The council does it because the council is also the biggest landlord, and realistically if you've got roaches, you're on a council estate or near one. You might be a private tenant because of people buying their council houses and then renting them, but if you have roaches then your neighbours will get them, and they have to do council tenants for free so they may as well get you to pay for it. Manchester has quite a lot of poverty and is pretty socialist, so council services are quite cheap. I gather that in other cities the council services are more expensive. Oh! In fact it's gone up. It's twenty quid now. Not that that is relevant. I've got lost in pedantry. *clambers out*

toft: Screenshot of the tomato roses created by Hannibal Lecter. (Default)

[personal profile] toft 2010-05-08 14:56 (UTC)(link)
Ah, well, I am showing my privilege, then! Huh. I guess if I'd thought about it I'd have known we have roaches in England, they're the universal insect.
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[personal profile] sasha_feather 2010-05-11 20:36 (UTC)(link)
Maybe that should be egged on. As in, the murder!

The office was actually "egged"-- people threw eggs at it.

:)
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[personal profile] pocketmouse 2010-05-08 02:09 (UTC)(link)
I keep wanting to delete my facebook, but I think there's 1 or 2 people who do use it to maintain contact with me, and I don't trust them to delete my data off their servers, so I'm just kinda sitting on a nearly empty page. It's basically got my name, phone number, city, and photos others have tagged of me. I kinda want control over that, too.

Man, the last place I had had roaches like woah, and yeah, there was nothing we could do about it. It really sucked. Fortunately, I only ever (AFAIK) had mice when I lived places where we also had cats. Which was how we knew about the mice, most times.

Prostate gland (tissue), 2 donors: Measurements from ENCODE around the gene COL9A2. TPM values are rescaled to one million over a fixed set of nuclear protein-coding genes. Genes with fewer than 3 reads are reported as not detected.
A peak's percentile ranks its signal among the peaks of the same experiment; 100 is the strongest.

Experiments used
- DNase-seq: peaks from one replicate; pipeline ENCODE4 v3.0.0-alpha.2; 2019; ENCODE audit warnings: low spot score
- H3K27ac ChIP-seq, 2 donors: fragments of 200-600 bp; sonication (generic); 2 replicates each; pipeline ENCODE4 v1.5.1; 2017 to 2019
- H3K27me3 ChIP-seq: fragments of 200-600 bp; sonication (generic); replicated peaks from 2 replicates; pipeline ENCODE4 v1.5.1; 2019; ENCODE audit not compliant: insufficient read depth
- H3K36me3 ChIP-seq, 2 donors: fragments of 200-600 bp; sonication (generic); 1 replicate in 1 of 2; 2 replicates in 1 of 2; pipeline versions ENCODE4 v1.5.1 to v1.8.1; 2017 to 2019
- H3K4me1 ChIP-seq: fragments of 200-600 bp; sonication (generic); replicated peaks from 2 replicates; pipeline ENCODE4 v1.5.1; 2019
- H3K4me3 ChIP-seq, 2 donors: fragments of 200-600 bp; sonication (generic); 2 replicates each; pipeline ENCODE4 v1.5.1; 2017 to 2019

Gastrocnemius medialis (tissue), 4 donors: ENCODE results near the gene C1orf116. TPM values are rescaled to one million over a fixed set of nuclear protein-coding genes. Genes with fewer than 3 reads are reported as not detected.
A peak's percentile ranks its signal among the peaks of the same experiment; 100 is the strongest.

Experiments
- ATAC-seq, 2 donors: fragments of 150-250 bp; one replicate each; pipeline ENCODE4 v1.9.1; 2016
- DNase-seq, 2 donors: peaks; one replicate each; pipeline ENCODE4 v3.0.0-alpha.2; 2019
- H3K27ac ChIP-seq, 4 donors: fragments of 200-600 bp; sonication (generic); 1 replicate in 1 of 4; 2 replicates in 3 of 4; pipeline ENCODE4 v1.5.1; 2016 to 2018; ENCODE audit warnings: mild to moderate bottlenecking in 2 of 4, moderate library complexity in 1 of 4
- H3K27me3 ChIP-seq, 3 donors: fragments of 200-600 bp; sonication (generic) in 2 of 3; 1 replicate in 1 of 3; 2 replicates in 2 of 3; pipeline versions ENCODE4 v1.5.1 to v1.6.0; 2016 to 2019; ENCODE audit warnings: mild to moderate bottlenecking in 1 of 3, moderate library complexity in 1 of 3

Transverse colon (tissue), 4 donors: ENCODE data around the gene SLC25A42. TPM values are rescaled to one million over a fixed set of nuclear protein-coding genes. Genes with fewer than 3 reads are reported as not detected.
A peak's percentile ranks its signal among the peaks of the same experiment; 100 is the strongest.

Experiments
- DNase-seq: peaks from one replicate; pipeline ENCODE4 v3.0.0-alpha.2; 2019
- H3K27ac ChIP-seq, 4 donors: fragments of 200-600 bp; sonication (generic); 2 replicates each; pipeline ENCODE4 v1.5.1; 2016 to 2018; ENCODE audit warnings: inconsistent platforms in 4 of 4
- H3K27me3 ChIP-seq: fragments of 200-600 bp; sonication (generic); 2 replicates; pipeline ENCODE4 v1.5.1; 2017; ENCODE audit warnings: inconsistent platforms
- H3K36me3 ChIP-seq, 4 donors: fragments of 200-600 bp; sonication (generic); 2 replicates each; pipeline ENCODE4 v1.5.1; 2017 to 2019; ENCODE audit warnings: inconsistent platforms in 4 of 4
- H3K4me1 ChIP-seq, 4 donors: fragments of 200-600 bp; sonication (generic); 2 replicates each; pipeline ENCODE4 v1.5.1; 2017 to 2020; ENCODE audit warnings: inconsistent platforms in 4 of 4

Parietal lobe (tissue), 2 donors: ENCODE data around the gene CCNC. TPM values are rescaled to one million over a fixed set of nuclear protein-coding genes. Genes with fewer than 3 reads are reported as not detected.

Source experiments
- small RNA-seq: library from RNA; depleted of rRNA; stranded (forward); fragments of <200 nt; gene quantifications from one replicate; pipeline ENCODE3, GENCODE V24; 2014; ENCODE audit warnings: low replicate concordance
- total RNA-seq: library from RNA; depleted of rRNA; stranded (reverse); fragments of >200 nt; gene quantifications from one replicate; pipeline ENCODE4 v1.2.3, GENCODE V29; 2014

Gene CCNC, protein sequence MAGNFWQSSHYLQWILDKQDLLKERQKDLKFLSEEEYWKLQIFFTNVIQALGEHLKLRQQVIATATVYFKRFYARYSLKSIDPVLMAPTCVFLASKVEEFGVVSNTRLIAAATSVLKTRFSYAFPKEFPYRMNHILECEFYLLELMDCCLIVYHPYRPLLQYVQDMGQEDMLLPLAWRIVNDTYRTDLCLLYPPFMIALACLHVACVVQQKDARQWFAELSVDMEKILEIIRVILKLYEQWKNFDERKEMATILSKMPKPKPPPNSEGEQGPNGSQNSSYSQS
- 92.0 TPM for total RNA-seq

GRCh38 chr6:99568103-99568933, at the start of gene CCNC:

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[personal profile] pocketmouse 2010-05-08 02:22 (UTC)(link)
I mean past just deactivation and the actual deletion process. With their data-collection goals and their licensing and content rights stuff in their TOS, I don't trust them to delete my info off their server if I ask them to. It's one of those 'yeah, no one can see it, we'll delete it eventually' data purge type things. But I'd rather keep my hand in by deleting the content from the account than by hoping they'll get rid of everything.
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[personal profile] livrelibre 2010-05-08 04:35 (UTC)(link)
I stopped using FB out of laziness, context collapse, and fear f/disinclination to speak in public (my mom, my work colleagues, old high school people and that person I met at a conference once all in the same place! And you think I lurk here:) but I've been more and more alarmed by them. But I kind of can't delete because of work. Grrr. . .

As for mice, yeah. We regularly did battle with them. My roommate was already a cleaning fanatic but mice would pop up and then it would be all out chemical warfare for awhile but then they'd be back again. *salutes you in the effort*
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[personal profile] harpers_child 2010-05-08 04:51 (UTC)(link)
i live in new orleans. i hear you on the roach thing.
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[personal profile] meghanc 2010-05-08 06:25 (UTC)(link)